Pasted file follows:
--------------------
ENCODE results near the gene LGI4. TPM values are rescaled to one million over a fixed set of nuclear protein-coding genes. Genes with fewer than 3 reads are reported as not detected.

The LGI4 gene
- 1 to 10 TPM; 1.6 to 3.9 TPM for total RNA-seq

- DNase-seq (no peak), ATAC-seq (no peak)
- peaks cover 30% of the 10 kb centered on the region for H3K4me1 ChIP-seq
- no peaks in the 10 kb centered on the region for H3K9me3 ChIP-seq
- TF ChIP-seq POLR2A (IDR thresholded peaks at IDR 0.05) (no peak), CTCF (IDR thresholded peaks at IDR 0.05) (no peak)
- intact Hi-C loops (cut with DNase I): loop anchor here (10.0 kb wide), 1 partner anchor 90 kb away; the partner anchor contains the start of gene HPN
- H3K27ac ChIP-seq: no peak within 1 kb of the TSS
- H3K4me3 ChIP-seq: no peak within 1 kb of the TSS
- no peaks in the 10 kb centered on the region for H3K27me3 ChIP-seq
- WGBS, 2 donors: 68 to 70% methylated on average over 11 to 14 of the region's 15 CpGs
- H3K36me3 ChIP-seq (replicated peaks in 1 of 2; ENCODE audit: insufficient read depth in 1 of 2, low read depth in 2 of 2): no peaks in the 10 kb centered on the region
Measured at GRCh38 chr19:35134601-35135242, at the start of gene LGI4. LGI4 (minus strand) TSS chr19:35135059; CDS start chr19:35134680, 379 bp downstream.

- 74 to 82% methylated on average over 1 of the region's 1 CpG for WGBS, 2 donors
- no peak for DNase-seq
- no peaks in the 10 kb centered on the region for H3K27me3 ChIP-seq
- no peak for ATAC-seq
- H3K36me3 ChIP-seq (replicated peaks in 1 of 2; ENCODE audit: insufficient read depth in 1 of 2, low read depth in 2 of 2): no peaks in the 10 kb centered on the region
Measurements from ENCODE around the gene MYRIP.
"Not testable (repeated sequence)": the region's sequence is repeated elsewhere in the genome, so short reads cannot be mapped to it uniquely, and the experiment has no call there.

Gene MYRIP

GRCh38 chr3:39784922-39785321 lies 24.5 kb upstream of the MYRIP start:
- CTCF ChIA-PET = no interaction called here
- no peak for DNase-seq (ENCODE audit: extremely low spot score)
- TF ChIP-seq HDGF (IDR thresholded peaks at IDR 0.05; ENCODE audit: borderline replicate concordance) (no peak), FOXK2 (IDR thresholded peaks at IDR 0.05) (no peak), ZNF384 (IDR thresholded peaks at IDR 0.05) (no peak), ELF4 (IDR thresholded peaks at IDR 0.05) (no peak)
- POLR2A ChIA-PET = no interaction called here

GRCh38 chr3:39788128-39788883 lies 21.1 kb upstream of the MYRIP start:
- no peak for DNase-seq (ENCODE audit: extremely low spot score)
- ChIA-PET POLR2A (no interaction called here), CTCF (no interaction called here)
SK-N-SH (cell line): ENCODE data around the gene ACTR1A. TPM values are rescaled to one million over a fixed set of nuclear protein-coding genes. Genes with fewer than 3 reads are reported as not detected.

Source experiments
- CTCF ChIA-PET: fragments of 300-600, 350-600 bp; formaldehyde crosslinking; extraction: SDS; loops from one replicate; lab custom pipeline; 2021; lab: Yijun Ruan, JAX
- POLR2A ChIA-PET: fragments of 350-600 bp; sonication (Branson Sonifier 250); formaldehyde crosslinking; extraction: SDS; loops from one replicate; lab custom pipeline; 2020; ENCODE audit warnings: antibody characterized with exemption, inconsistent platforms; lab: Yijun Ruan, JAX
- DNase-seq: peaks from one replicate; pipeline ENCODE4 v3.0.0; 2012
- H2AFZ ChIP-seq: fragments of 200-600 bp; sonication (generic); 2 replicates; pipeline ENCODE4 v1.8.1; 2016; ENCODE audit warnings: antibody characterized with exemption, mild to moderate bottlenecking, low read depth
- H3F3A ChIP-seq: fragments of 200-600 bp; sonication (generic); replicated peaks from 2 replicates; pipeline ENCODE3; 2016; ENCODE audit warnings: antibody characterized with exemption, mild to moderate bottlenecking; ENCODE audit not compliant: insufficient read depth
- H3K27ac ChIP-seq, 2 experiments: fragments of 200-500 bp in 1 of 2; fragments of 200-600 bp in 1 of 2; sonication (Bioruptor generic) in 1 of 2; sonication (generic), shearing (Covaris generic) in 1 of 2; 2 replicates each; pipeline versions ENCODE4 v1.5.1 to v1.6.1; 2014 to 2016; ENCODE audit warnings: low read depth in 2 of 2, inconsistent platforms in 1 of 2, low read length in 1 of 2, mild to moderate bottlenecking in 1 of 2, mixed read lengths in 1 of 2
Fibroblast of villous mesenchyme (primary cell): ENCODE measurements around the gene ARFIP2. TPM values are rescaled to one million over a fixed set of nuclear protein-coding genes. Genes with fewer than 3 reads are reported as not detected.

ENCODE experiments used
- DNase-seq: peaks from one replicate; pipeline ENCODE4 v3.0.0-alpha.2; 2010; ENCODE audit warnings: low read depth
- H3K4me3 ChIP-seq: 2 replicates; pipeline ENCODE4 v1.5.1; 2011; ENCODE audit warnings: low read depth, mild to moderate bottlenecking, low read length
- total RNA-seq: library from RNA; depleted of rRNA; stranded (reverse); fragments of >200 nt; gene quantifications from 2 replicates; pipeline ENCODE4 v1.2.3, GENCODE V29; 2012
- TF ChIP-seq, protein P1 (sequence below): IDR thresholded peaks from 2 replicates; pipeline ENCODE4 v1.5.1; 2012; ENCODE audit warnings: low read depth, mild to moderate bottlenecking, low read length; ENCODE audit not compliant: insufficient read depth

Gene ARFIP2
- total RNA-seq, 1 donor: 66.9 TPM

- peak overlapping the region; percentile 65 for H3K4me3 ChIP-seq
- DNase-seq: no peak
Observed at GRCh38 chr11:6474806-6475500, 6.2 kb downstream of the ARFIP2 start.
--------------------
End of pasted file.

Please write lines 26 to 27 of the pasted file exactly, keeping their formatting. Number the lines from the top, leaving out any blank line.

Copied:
- TF ChIP-seq HDGF (IDR thresholded peaks at IDR 0.05; ENCODE audit: borderline replicate concordance) (no peak), FOXK2 (IDR thresholded peaks at IDR 0.05) (no peak), ZNF384 (IDR thresholded peaks at IDR 0.05) (no peak), ELF4 (IDR thresholded peaks at IDR 0.05) (no peak)
- POLR2A ChIA-PET = no interaction called here